Dragons of Eden: Speculations on the Evolution of Human Intelligence

Dragons of Eden: Speculations on the Evolution of Human Intelligence

by Carl Sagan

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“A history of the human brain from the big bang, fifteen billion years ago, to the day before yesterday . . . It's a delight.”—The New York Times

Dr. Carl Sagan takes us on a great reading adventure, offering his vivid and startling insight into the brain of man and beast, the origin of human intelligence, the function of our most haunting legends—and their amazing links to recent discoveries. 

“How can I persuade every intelligent person to read this important and elegant book? . . . He talks about all kinds of things: the why of the pain of human childbirth . . . the reason for sleeping and dreaming . . . chimpanzees taught to communicate in deaf and dumb language . . . the definition of death . . . cloning . . . computers . . . intelligent life on other planets. . . . Fascinating . . . delightful.”—The Boston Globe

“In some lost Eden where dragons ruled, the foundations of our intelligence were laid. . . . Carl Sagan takes us on a guided tour of that lost land. . . . Fascinating . . . entertaining . . . masterful.”—St. Louis Post-Dispatch

Product Details

ISBN-13: 9780307801005
Publisher: Random House Publishing Group
Publication date: 09/26/2012
Sold by: Random House
Format: NOOK Book
Pages: 288
Sales rank: 45,016
File size: 25 MB
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About the Author

Carl Sagan served as the David Duncan Professor of Astronomy and Space Sciences and Director of the Laboratory for Planetary Studies at Cornell University. He played a leading role in the Mariner, Viking, Voyager, and Galileo spacecraft expeditions, for which he received the NASA Medals for Exceptional Scientific Achievement and (twice) for Distinguished Public Service.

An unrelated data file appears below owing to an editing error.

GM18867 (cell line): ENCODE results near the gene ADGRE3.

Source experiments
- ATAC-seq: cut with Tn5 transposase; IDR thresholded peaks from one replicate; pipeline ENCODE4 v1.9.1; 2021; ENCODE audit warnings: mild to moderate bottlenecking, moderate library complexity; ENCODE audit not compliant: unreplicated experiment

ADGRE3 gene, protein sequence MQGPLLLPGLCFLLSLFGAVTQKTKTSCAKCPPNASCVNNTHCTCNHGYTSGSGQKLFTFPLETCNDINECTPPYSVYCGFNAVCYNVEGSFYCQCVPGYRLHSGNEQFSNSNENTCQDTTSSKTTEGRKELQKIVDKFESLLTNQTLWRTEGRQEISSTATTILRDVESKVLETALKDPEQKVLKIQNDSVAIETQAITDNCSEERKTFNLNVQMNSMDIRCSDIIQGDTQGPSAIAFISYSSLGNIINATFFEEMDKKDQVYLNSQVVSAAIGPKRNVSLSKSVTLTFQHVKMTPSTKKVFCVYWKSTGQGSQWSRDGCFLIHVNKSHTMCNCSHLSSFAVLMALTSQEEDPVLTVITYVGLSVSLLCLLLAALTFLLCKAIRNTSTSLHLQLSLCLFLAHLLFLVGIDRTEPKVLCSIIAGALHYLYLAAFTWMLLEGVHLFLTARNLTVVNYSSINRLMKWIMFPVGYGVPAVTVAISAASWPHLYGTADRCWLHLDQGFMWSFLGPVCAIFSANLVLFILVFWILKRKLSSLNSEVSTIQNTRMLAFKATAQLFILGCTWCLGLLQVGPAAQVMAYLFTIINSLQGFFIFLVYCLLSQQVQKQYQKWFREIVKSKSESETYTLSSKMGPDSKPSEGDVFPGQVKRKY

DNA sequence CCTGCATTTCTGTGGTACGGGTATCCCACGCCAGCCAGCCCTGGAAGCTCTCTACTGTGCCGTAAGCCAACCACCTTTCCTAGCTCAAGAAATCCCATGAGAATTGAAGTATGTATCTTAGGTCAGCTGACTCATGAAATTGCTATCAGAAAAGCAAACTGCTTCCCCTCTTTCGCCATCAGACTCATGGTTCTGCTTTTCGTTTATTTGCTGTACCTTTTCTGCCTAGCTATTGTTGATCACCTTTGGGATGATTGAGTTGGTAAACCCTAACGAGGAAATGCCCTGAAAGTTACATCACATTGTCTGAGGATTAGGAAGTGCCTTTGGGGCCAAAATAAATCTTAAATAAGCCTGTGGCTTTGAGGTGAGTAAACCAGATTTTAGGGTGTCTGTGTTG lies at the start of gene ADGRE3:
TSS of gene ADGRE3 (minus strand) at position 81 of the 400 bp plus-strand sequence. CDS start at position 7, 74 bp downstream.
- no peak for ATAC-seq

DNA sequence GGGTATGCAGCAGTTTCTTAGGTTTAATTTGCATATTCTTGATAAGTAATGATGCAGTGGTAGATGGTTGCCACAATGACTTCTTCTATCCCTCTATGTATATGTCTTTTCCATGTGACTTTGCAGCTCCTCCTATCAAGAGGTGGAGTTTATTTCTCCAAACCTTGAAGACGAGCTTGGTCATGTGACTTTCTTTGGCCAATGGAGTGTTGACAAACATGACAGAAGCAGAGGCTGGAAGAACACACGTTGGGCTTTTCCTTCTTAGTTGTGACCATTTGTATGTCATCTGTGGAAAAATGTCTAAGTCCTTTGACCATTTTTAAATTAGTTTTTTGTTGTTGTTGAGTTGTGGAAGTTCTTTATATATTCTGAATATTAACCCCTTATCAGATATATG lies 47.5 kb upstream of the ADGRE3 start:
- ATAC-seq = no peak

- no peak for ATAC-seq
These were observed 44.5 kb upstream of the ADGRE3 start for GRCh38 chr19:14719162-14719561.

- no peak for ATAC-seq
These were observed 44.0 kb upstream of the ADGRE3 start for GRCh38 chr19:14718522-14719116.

His Emmy- and Peabody–winning television series, Cosmos, became the most widely watched series in the history of American public television. The accompanying book, also called Cosmos, is one of the bestselling science books ever published in the English language. Dr. Sagan received the Pulitzer Prize, the Oersted Medal, and many other awards—including twenty honorary degrees from American colleges and universities—for his contributions to science, literature, education, and the preservation of the environment. In their posthumous award to Dr. Sagan of their highest honor, the National Science Foundation declared that his “research transformed planetary science . . . his gifts to mankind were infinite." Dr. Sagan died on December 20, 1996.

Read an Excerpt